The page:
Best things to do in Port Moresby
Find out more about those top places in Port Moresby
Papua New Guinea is one of the best tourists’ destinations for anyone who loves nature and it’s plenty. Situated in the southwestern Pacific, the island offers a great deal of natural attractions such as its amazing beaches, volcanoes, hiking routes and coral reefs.
Away from its natural attractions, it is also a place well immersed in history being one of the sites of World War II which is visible through several of its wreckage sites, monuments and cemeteries.
Located next to the University of Papua New Guinea, is the Port Moresby Nature Park – arguably one of the nation’s biggest tourist attractions with over 145,000 visitors annually. Spread over 30 acres the park is not short of flora and fauna with hundreds of species of plants and animals and several of which are endemic to the region. Some of its parks include the Cassowary Corridor, Bird of Paradise WWII Walk-Through Aviary and many more – it is easy to explore with several buses and guided tours to help visitors.
Undoubtedly the most exciting thing to do in Papua New Guinea is the Kokoda Trail – a 90 km track that runs from Owen’s Corner in Central Province to the Village of Kokoda in Oro Province travelling primarily through the land of the Mountain Koiari people. One of the things that made the trail so famous is role during the Battle of the Pacific between Japanese forces and the Allied Forces during World War II that led to the death of over a thousand people. Hiking the Kokoda Trail is not an easy feat with most of the terrain being extremely rugged and only accessible by foot but it makes up for that with wonderful views and much wildlife presence.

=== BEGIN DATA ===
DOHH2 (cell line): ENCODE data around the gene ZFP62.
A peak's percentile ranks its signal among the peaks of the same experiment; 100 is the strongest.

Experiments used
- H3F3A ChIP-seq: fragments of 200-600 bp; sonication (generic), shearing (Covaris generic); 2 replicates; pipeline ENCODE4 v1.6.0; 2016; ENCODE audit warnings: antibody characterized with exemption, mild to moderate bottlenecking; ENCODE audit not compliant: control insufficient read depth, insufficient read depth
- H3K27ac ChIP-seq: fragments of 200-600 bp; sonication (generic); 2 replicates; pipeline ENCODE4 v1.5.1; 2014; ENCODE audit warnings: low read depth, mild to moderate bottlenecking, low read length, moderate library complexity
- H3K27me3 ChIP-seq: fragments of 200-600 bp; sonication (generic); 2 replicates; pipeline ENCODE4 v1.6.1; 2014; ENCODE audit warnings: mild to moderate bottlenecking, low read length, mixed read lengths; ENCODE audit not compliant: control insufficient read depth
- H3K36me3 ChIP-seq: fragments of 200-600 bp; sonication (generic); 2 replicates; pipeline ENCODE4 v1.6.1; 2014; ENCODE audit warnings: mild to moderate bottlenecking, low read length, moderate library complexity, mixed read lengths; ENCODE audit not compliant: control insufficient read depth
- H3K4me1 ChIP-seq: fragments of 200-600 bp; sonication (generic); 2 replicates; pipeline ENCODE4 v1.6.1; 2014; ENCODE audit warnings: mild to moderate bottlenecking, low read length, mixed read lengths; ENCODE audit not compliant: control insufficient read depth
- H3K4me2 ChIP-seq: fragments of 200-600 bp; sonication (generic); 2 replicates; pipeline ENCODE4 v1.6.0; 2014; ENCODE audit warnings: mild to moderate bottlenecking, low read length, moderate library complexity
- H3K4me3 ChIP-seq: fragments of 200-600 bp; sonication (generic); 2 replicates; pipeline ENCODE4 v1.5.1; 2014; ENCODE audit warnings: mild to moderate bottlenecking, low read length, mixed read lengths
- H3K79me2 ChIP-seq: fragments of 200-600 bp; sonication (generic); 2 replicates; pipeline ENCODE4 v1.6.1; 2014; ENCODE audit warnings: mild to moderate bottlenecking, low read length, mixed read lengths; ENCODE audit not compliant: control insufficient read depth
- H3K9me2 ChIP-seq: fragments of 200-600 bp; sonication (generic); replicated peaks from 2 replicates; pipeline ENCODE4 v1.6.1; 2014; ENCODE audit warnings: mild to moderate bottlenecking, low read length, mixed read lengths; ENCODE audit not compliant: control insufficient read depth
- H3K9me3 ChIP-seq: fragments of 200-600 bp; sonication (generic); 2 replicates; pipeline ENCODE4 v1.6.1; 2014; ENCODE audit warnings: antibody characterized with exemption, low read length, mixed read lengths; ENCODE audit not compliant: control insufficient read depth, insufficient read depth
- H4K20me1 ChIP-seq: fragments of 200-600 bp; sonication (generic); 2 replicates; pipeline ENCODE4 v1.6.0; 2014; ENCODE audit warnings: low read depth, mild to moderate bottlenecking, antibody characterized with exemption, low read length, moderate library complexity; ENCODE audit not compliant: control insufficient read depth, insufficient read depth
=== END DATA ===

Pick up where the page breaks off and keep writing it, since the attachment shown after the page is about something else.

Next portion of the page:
If you take a trip to the village of Goroka in the Eastern Highlands, you would get to see some of the Papua New Guinea’s tradition and culture – the Asaro Mudmen is probably one of the most famous of all. Locally known as Holosa, it is centered around a mask made of mud – which according to legend the indigenes of Goroka used the masks to scare their enemies while they escape from captivity.
Established in 1977, the National Museum and Art Gallery is located in Wigani and remains the county’s best center for history, art and cultural display. Renovated during the nation’s 40th anniversary, its exhibitions are divided into several sections - the museum’s major displays include musical instruments, masks, and traditional attires.
Pay your respect at the Bomana War Cemetery – the final resting place for of 3,824 commonwealth soldiers (699 unidentified) who died fighting in World War II. The cemetery was unveiled on 19 October 1953 and was designed by Mr. A.G. Robertson – standing behind it is the Moresby Memorial also built to commemorate the Australian and Papua New Guinea forces that lost their lives during the operations.